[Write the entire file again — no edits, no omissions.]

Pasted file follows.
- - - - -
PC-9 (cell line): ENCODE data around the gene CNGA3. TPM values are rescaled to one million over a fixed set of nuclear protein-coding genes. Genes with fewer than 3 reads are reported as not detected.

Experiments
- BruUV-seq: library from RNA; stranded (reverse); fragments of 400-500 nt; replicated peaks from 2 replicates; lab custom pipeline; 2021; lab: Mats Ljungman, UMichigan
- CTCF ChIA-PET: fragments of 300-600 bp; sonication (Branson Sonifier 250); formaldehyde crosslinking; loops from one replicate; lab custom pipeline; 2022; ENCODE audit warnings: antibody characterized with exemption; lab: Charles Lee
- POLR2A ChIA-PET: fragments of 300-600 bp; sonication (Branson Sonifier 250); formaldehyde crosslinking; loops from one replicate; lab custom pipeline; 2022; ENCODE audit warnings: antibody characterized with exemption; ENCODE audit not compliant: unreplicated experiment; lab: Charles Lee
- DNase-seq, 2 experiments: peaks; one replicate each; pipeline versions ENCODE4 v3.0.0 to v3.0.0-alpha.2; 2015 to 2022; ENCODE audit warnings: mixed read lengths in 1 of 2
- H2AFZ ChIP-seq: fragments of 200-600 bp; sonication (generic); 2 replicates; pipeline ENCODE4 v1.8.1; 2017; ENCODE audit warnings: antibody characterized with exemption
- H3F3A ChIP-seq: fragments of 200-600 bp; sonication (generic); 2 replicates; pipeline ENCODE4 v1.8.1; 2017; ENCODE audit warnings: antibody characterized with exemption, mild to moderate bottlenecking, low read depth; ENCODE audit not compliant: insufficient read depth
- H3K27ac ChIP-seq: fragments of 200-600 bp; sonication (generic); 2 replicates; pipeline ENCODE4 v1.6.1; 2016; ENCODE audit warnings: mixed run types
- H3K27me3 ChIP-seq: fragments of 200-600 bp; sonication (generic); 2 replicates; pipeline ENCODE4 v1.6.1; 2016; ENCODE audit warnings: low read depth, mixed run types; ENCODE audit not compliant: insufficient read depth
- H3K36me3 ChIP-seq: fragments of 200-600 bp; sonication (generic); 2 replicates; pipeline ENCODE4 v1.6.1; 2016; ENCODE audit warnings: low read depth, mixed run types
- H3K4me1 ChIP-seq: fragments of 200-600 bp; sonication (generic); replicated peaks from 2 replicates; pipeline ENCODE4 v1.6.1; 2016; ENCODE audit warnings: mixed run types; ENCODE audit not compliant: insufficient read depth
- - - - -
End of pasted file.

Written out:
PC-9 (cell line): ENCODE data around the gene CNGA3. TPM values are rescaled to one million over a fixed set of nuclear protein-coding genes. Genes with fewer than 3 reads are reported as not detected.

Experiments
- BruUV-seq: library from RNA; stranded (reverse); fragments of 400-500 nt; replicated peaks from 2 replicates; lab custom pipeline; 2021; lab: Mats Ljungman, UMichigan
- CTCF ChIA-PET: fragments of 300-600 bp; sonication (Branson Sonifier 250); formaldehyde crosslinking; loops from one replicate; lab custom pipeline; 2022; ENCODE audit warnings: antibody characterized with exemption; lab: Charles Lee
- POLR2A ChIA-PET: fragments of 300-600 bp; sonication (Branson Sonifier 250); formaldehyde crosslinking; loops from one replicate; lab custom pipeline; 2022; ENCODE audit warnings: antibody characterized with exemption; ENCODE audit not compliant: unreplicated experiment; lab: Charles Lee
- DNase-seq, 2 experiments: peaks; one replicate each; pipeline versions ENCODE4 v3.0.0 to v3.0.0-alpha.2; 2015 to 2022; ENCODE audit warnings: mixed read lengths in 1 of 2
- H2AFZ ChIP-seq: fragments of 200-600 bp; sonication (generic); 2 replicates; pipeline ENCODE4 v1.8.1; 2017; ENCODE audit warnings: antibody characterized with exemption
- H3F3A ChIP-seq: fragments of 200-600 bp; sonication (generic); 2 replicates; pipeline ENCODE4 v1.8.1; 2017; ENCODE audit warnings: antibody characterized with exemption, mild to moderate bottlenecking, low read depth; ENCODE audit not compliant: insufficient read depth
- H3K27ac ChIP-seq: fragments of 200-600 bp; sonication (generic); 2 replicates; pipeline ENCODE4 v1.6.1; 2016; ENCODE audit warnings: mixed run types
- H3K27me3 ChIP-seq: fragments of 200-600 bp; sonication (generic); 2 replicates; pipeline ENCODE4 v1.6.1; 2016; ENCODE audit warnings: low read depth, mixed run types; ENCODE audit not compliant: insufficient read depth
- H3K36me3 ChIP-seq: fragments of 200-600 bp; sonication (generic); 2 replicates; pipeline ENCODE4 v1.6.1; 2016; ENCODE audit warnings: low read depth, mixed run types
- H3K4me1 ChIP-seq: fragments of 200-600 bp; sonication (generic); replicated peaks from 2 replicates; pipeline ENCODE4 v1.6.1; 2016; ENCODE audit warnings: mixed run types; ENCODE audit not compliant: insufficient read depth